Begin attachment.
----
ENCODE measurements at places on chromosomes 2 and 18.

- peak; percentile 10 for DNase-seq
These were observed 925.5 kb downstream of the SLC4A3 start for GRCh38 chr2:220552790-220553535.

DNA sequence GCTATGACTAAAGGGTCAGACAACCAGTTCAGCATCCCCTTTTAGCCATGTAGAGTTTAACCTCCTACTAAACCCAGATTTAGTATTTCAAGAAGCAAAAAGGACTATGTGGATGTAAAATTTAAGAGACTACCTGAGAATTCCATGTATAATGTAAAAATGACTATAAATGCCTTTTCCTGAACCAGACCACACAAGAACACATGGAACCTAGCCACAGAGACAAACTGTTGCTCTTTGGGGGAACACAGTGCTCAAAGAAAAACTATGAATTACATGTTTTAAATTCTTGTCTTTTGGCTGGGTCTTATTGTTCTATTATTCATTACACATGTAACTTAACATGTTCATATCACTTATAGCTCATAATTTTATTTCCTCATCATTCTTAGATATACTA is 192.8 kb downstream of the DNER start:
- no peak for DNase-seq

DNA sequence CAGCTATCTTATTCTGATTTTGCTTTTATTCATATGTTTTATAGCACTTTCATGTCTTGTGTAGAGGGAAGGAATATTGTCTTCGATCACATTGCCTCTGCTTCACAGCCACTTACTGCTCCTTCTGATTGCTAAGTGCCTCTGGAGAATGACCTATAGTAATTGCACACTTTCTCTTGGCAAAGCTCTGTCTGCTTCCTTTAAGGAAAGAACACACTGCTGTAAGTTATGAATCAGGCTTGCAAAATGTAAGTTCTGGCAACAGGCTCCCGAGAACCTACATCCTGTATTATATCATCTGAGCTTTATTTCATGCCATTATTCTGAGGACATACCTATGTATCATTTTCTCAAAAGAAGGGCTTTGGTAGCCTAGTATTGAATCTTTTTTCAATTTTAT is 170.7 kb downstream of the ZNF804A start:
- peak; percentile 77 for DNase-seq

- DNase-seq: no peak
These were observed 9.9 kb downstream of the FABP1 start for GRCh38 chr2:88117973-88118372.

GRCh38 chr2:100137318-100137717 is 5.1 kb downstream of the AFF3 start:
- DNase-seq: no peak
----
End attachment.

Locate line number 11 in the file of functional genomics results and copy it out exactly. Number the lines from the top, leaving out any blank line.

- DNase-seq: no peak